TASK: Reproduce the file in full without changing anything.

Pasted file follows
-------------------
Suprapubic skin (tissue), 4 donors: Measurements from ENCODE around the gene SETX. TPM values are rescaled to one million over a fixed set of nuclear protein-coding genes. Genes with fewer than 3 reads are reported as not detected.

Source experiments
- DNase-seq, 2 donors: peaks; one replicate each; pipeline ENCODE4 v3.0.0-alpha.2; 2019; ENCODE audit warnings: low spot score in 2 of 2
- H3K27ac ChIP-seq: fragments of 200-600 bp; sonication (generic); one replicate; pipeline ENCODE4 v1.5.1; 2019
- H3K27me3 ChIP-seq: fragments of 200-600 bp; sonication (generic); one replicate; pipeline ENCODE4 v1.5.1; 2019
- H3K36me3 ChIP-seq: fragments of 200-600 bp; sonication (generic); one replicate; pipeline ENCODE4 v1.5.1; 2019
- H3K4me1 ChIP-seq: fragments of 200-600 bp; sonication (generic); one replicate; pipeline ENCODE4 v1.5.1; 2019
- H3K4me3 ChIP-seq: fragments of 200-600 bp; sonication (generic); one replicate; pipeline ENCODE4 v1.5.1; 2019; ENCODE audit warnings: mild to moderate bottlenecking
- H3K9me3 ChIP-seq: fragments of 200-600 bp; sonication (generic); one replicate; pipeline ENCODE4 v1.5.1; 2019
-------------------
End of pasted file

Suprapubic skin (tissue), 4 donors: Measurements from ENCODE around the gene SETX. TPM values are rescaled to one million over a fixed set of nuclear protein-coding genes. Genes with fewer than 3 reads are reported as not detected.

Source experiments
- DNase-seq, 2 donors: peaks; one replicate each; pipeline ENCODE4 v3.0.0-alpha.2; 2019; ENCODE audit warnings: low spot score in 2 of 2
- H3K27ac ChIP-seq: fragments of 200-600 bp; sonication (generic); one replicate; pipeline ENCODE4 v1.5.1; 2019
- H3K27me3 ChIP-seq: fragments of 200-600 bp; sonication (generic); one replicate; pipeline ENCODE4 v1.5.1; 2019
- H3K36me3 ChIP-seq: fragments of 200-600 bp; sonication (generic); one replicate; pipeline ENCODE4 v1.5.1; 2019
- H3K4me1 ChIP-seq: fragments of 200-600 bp; sonication (generic); one replicate; pipeline ENCODE4 v1.5.1; 2019
- H3K4me3 ChIP-seq: fragments of 200-600 bp; sonication (generic); one replicate; pipeline ENCODE4 v1.5.1; 2019; ENCODE audit warnings: mild to moderate bottlenecking
- H3K9me3 ChIP-seq: fragments of 200-600 bp; sonication (generic); one replicate; pipeline ENCODE4 v1.5.1; 2019